Leaders Must Fill Ethics Vacancies
A handful of lawmakers are about to draw the proverbial short straw of committee assignments: a seat on the House ethics panel.
House leaders are preparing to tap new Members for the panels top posts, and Democrats must also fill a majority of their five committee seats as Members are term-limited out of their service on the panel.
Acting Chairman Gene Green (D-Texas) has not indicated whether he will seek the chairmanship in the 111th Congress, but would otherwise be term-limited from continuing service on the committee.
While House rules limit Member service on the committee to three Congressional terms in a 10-year period, a lawmaker may serve a fourth term as the panels chairman or ranking member.
Republicans must also replace ranking member Doc Hastings (Wash.), who recently gained the top GOP seat on the Natural Resources Committee after Republicans stripped the post from Rep. Don Young (Alaska), who faces legal scrutiny for his relationship to an oil services company and a transportation project in Florida.
Were in the process of moving ahead and discussing the vacancies with Members to serve on this critical committee, said Nadeam Elshami, spokesman for Speaker Nancy Pelosi (D-Calif.).
Minority Leader John Boehner (R-Ohio) spokesman Michael Steel echoed that statement when asked about the ranking member seat: Its certainly a priority.
The House Committee on Standards of Official Conduct comprises 10 seats equally divided between the two parties. Pelosi and Boehner are tasked with appointing the panels membership, an often unenviable assignment for most Members because of the prospect of investigating and even sanctioning their own colleagues.
In addition to Green, Democrats will also need to fill seats now occupied by Reps. Lucille Roybal-Allard (Calif.) and Mike Doyle (Pa.), who are also term-limited from continued service on the panel.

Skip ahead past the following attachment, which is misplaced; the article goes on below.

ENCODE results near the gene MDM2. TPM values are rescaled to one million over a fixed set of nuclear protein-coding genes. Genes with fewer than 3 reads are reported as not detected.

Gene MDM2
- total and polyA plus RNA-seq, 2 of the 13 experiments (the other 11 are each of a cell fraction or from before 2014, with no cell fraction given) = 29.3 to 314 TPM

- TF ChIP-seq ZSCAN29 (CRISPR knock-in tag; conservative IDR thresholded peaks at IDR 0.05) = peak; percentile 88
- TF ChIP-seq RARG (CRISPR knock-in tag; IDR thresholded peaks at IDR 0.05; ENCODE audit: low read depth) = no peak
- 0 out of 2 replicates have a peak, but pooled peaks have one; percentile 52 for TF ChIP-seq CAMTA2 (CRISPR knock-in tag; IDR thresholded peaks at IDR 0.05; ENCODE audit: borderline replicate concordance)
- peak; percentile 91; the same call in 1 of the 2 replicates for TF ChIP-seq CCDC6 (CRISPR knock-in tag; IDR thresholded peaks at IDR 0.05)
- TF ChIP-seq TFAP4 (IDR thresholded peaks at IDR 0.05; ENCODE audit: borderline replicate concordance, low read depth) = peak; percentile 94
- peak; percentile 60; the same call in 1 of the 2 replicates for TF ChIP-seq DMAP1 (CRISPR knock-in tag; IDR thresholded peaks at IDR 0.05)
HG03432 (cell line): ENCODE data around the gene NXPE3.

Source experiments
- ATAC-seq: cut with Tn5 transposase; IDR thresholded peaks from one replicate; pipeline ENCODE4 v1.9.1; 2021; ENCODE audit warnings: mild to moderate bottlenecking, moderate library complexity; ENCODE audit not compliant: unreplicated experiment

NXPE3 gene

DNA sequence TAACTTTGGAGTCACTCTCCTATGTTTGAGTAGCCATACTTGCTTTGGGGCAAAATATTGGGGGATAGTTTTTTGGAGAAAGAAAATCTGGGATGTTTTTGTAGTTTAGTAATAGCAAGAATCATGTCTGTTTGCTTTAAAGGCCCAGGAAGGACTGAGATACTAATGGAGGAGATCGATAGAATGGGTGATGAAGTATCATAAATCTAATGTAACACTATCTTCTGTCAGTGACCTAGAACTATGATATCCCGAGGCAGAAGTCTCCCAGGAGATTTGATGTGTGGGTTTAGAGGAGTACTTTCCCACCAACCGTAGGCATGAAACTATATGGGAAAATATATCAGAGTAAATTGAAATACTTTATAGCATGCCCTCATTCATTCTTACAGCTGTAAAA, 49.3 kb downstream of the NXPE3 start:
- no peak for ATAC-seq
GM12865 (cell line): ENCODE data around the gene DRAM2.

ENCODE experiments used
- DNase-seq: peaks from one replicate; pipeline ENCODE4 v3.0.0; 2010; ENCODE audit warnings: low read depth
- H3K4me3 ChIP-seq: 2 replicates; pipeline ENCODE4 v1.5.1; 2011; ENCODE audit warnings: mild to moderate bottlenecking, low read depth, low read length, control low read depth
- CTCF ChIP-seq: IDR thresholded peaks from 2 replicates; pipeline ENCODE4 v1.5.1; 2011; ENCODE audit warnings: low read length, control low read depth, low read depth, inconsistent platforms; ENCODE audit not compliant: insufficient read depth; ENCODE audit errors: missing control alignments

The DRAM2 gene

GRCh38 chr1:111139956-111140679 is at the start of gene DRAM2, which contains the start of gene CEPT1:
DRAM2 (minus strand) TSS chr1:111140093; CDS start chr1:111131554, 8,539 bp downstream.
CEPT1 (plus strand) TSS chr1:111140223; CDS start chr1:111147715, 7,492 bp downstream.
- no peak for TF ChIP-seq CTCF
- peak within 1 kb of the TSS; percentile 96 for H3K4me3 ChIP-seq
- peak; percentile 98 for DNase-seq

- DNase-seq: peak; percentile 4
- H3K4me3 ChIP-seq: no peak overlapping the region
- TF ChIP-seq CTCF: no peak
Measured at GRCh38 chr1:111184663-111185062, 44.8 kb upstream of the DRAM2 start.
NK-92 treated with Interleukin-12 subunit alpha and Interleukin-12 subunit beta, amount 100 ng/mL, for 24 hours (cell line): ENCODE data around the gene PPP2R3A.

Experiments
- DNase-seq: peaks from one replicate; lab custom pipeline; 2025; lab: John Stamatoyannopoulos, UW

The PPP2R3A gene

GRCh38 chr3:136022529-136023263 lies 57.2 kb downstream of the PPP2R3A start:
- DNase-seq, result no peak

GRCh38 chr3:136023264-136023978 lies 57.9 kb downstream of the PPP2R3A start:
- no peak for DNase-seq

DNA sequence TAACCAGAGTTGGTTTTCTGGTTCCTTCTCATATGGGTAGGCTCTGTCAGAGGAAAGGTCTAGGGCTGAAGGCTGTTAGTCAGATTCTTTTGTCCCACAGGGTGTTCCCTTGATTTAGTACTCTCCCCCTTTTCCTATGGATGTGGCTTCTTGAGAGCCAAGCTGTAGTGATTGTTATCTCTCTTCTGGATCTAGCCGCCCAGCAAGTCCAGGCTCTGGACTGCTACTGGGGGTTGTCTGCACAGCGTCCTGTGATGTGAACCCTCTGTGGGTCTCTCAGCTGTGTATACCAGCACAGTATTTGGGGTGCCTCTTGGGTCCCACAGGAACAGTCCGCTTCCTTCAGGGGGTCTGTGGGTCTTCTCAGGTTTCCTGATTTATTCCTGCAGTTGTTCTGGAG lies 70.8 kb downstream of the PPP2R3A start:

Rep. Bobby Scott (D-Va.), who joined the panel following the September death of then-Chairwoman Stephanie Tubbs Jones (D-Ohio), said Tuesday that he does not anticipate continuing service on the panel.
Its my expectation that I will not be on the committee at all, Scott said, noting that he agreed to serve only on a temporary basis through the close of the 110th Congress. I have no desire to be on the committee.
If none of the term-limited Members is offered the chairmanship, that would leave Rep. Bill Delahunt (Mass.) as the only Democratic committee member expected to return to the panel in the 111th Congress.
A Delahunt spokesman could not be reached for comment Tuesday, and Delahunt has not publicly addressed whether he is interested in the chairmanship.
Republicans are expected to have fewer seats to fill in January, with the majority of their committee members assigned to the panel in the 110th Congress.
Those lawmakers include Reps. Gresham Barrett (S.C.), Jo Bonner (Ala.), John Kline (Minn.) and Michael McCaul (Texas), none of whom has publicly discussed interest in the chairmanship.